As the title of this post implies, we believe that great plants come from appropriate soil preparation. Amending with compost is often imperative as soil in our region tends to lack organic matter. But proceed with caution, as some plants, such as natives, prefer a leaner, less fertile soil. Too rich soil will cause these plants to underperform and often just flop over. It pays to do a little homework before planting, read seed package directions and have your soil tested.

One of our gardeners shared her recipe for amending soil: Add 1/2 a handful of both Alaskan fish pellets and triple super phosphate to half a bucket (such as a kitty litter pail) full of compost. Mix this into the planting hole for strong root development and beautiful blossoms.

A tip borrowed from the Rock Garden Society is to plant bare root. By gently shaking off most or all of the soil that the plant is purchased in, the plant will adjust to the garden soil without the soil interface (or boundary) that can occur between two soil types. Bare root planting promotes healthy root development.

mulch-1100555_1920Mulch, mulch, mulch is the mantra of many of our survey respondents as it keeps weeds out and moisture in. Add it like crazy each time you dig in the veggie, perennial and annual gardens and don’t forget container plants too. Small to medium-sized bark chips are popular, practical and pleasing to the eye. Natural mulch options are very effective, including not quite finished compost from the compost bin which will add carbon, feed living organisms, prevent water runoff and prevent compaction. Local arborists are often willing to drop off wood chips which would otherwise fill up the landfill. In the fall, mow over your leaves and spread them throughout the yard, they’ll breakdown by spring and add organic matter to your soil. Consider purchasing a chipper to grind up branches and other garden waste.

garden-hose-413684_1920Suggestions for responsible use of water include watering when the plant needs it instead of on a set schedule. Soaker hoses, often made from recycled material, are effective for watering plants at the soil line. Plants (even xeric ones)  need moisture to maintain healthy roots and overall strength, but often less than we think. For example, the Water Smart Garden at the Denver Botanic Gardens is watered about seven times during the season.

Weeding can feel like a no-win battle, but attacking weeds after a soaking rain makes the task easier. Pull weeds and unwanted volunteer shrub and tree seedlings when they are small, before they take hold in the ground or develop seed. Add stepping stones to the garden to avoid stomping on plants and compacting soil when working in the garden.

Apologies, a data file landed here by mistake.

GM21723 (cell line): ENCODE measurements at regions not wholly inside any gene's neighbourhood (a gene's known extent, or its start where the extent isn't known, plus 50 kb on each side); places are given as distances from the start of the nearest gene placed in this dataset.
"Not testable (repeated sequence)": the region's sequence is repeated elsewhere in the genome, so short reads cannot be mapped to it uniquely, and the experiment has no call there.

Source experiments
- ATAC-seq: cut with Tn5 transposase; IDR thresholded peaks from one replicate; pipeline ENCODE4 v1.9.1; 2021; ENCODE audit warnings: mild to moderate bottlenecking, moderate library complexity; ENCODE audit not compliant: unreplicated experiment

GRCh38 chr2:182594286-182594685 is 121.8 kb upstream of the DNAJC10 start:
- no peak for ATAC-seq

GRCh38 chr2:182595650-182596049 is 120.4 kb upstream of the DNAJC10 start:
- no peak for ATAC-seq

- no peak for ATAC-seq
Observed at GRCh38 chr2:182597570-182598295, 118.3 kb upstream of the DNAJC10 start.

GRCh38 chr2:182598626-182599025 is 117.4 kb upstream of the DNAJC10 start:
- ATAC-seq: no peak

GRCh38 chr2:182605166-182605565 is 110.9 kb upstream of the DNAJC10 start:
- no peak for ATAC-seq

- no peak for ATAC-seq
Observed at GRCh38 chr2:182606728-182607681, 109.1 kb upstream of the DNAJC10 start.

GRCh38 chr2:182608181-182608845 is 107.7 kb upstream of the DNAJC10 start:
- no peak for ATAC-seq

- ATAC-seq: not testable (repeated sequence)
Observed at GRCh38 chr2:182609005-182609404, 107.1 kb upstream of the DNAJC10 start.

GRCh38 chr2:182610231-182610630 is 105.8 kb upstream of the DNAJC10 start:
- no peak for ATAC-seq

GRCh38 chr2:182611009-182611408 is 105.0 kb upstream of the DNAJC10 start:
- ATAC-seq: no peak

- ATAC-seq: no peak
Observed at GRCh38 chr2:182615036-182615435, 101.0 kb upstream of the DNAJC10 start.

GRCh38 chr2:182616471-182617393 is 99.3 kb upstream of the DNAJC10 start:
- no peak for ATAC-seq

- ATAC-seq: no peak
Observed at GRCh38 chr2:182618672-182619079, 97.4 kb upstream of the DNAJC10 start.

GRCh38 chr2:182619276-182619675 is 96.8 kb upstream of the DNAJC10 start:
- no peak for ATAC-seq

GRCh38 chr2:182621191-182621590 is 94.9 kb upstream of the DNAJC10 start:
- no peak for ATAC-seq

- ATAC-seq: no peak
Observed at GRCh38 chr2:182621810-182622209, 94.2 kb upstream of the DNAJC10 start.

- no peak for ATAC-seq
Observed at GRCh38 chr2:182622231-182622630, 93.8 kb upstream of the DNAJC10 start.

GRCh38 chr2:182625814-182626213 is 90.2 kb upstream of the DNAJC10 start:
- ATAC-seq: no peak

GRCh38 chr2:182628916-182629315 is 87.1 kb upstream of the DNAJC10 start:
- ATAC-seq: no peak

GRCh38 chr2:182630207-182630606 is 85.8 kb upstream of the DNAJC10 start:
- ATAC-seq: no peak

bindweed-1207738_1920A clever tip to eliminate stubborn weeds, such as the nasty bindweed shown here, is to take a large piece of heavy cardboard, make a cut from the edge to the center. Keep the cardboard as level as possible, slip the vine in the center and spray the vine with the herbicide of your choice or horticultural vinegar, which is sold in garden centers. The cardboard will protect surrounding plants from overspray. Aggressive weeds may require multiple treatments during the season.

One of our members recommends a tomato planting technique passed on through generations of farmers. She adds blackened banana peel to the soil and feeds them with skim milk upon planting and again one month after that. This less conventional practice yields her sweet, abundant fruit. While CSU can’t vouch for the scientific efficacy of this, the banana could be adding potassium and the addition of calcium may reduce the chances of blossom end rot.

plant-1585251_1920Growing tomatoes in containers is recommended for those with limited space. Select varieties which produce smaller fruit such as Patio, Cherry or Sungold. Use a large container (18+ inches in diameter), a sturdy support and a tray with casters. This allows plants to be moved from the path of hail or to optimal conditions. Container plants of all kinds benefit from weekly feeding of 1/2 strength fertilizer.

To keep pests at bay, try a thorough weekly spray of water during the growing season, including the walls of the house and fence. It’s a kinder way to shoo pests away.

If your vines need a sturdier trellis consider building one out of remesh, which can be found at hardware stores. It makes a durable, cost-effective support and can easily be cut with bolt cutters. It also can be attached to supports to create a dog run or create plant cages.